Part 1 - So You Wanna Be a Cop...
Deputy Bob Cooley
My goal in posting this information is to help those reading these lines to realize the dream they have about becoming a Law Enforcement Officer. I do not claim to be an expert, but after thirty years on the job I believe that at least some of the ideas and suggestions I’m passing along may be helpful in your quest. I’ve experienced first hand everything I’m passing along to you so I speak from experience. Constructive criticism is welcome and sought after, so future revisions can incorporate your ideas and suggestions.
A little of my background is in order I started my law enforcement career by joining the reserve officer program of the Metropolitan Police Department, Washington, D.C. in 1975. DC was hiring at that time, but I was not ready to make a commitment to a law enforcement career until I had a “taste” of what police work was all about. After a year as a reserve it became clear that this was indeed what I wanted to do for the rest of my working life and my quest to realize that goal began. I am currently a Deputy Sheriff III (senior deputy) in northwestern Virginia and I am celebrating 22 years with this agency in 2007.
I can’t possibly anticipate or elaborate on all possible aspects of the hiring process because of the variations you will encounter. My goal is to help you avoid some of the pitfalls and mistakes I made in the early years that I believe will apply to just about anyone who sets out to become a Law Enforcement Officer.
Part One-Questions you need to ask yourself and others.
First, you need to ask yourself why you want to become a Law Enforcement Officer. If it’s just to wear a nice uniform badge and gun then seek another profession! This is a job that is not all fun and games; it is not cops and robbers. It is without doubt one of the most stressful professions anywhere in the world. I know of no other profession other than the military where you literally carry the responsibility of life and death by the weapon carried on your side.
Second, you need to ask yourself will I be able to handle the stresses of the job as well as the physical aspects. With that you need to ask how will my becoming a Law Enforcement Officer affect me, my family and even my friends. Talk to Law Enforcement Officers you may already be acquainted with and ask them “what’s it really like?” Most will answer you truthfully and can give you great insight as to their experiences. You need to talk to family members as to how they feel about your goal. My own parents hated the idea of my becoming a lawman because of the risks involved and the chance I might be killed. Your spouse will have thoughts and feelings that you need to know beforehand. Don’t just walk through the door one day and announce “hey honey I’ve just joined our local police department.” That’s a sure fire way of heading for divorce court. You also need input from your friends about how they will feel towards you if you “put on the blue” someday.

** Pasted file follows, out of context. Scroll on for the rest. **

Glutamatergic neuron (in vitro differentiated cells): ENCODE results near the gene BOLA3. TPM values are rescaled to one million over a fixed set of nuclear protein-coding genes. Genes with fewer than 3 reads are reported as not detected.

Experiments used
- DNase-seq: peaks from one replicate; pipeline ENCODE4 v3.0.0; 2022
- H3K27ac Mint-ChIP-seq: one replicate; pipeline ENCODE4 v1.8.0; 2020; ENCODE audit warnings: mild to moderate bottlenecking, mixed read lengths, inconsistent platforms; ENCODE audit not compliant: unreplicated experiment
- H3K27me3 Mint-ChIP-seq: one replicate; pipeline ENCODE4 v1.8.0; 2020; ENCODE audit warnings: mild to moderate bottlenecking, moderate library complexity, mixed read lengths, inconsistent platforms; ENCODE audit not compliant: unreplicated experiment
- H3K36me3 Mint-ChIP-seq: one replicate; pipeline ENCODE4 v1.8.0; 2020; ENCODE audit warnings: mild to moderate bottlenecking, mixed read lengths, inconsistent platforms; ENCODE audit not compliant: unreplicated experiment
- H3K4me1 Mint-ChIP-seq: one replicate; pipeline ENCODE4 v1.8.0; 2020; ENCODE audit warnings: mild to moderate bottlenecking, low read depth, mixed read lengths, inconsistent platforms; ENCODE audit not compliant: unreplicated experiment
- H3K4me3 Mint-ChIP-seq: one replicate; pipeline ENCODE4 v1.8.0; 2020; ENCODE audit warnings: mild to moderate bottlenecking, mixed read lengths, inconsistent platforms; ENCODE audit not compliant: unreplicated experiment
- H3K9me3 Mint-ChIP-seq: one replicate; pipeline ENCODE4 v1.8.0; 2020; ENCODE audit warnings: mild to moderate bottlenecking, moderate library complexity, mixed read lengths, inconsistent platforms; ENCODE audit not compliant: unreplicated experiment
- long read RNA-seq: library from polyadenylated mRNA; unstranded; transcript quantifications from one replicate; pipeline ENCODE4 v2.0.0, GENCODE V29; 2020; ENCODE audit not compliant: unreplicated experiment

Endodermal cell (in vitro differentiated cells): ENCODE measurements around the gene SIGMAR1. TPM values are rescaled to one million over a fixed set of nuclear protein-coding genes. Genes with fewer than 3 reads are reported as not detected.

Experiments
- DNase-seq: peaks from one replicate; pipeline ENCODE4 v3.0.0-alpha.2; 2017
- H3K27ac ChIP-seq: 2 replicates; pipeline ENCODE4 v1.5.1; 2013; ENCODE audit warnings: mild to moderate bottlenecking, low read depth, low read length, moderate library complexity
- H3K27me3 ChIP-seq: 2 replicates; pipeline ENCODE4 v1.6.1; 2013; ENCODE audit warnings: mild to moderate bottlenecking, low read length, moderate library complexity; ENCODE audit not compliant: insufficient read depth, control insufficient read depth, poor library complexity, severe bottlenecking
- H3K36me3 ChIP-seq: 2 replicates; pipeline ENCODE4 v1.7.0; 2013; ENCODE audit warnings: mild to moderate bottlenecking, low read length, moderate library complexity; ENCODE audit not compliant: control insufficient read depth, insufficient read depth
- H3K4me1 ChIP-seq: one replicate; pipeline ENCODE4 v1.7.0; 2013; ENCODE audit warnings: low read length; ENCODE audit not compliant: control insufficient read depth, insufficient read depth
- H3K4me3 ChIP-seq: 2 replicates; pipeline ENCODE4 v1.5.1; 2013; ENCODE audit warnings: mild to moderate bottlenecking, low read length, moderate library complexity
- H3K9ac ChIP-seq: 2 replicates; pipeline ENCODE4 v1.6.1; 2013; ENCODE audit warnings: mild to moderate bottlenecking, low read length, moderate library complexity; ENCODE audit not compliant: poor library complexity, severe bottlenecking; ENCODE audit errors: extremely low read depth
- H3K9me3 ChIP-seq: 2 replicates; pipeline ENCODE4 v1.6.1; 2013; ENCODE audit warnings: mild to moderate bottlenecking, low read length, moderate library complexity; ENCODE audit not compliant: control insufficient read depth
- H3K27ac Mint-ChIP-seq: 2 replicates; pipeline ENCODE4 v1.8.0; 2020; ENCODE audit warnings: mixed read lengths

Third, before going any farther contact your local law enforcement agency and ask if they have a “ride along” program that you could participate in. To me this is crucial because it will at least give you some insight through your own senses as to what a Law Enforcement Officer really does on the job. And don’t just ride one time tell the person in charge of the program why you want to ride more than once. Tell them that you’re really interested in the job and you would like to be able to ride again on different shifts with different officers to get at least a feel for what the job is all about.
Fourth, you need to ask yourself what type of lawman do you want to become. Federal, state, and local agencies all have benefits and drawbacks and you need to decide what’s right for you and what kind of agency you want to go to work for. Ask or research through the Internet salaries, benefits, retirement and disability programs the prospective agency has to offer. Then ask yourself if you can support yourself and your family (or prospective family) on what is offered. I’ve always told prospective LEO’s don’t come into this profession expecting to make huge salaries! Sure, you can make big salaries as you advance through the ranks in the larger agencies, but are you willing to commit to the study and hard work necessary to achieve those high ranks? You must decide this for yourself and work to achieve those goals.
Fifth, contact the agencies you’re interested in to find out what they require as qualifications for their department. Some require a college degree; some require college credit hours equivalent to an Associate of Arts degree and others only require a high school diploma. There may be height and weight restrictions and some have an eyesight standard. Check into the requirements and if you find yourself deficient in some area work toward meeting those requirements. Many agencies have a no smoking policy in effect so if you smoke and your goal is to work for a particular agency that has this policy, quit smoking!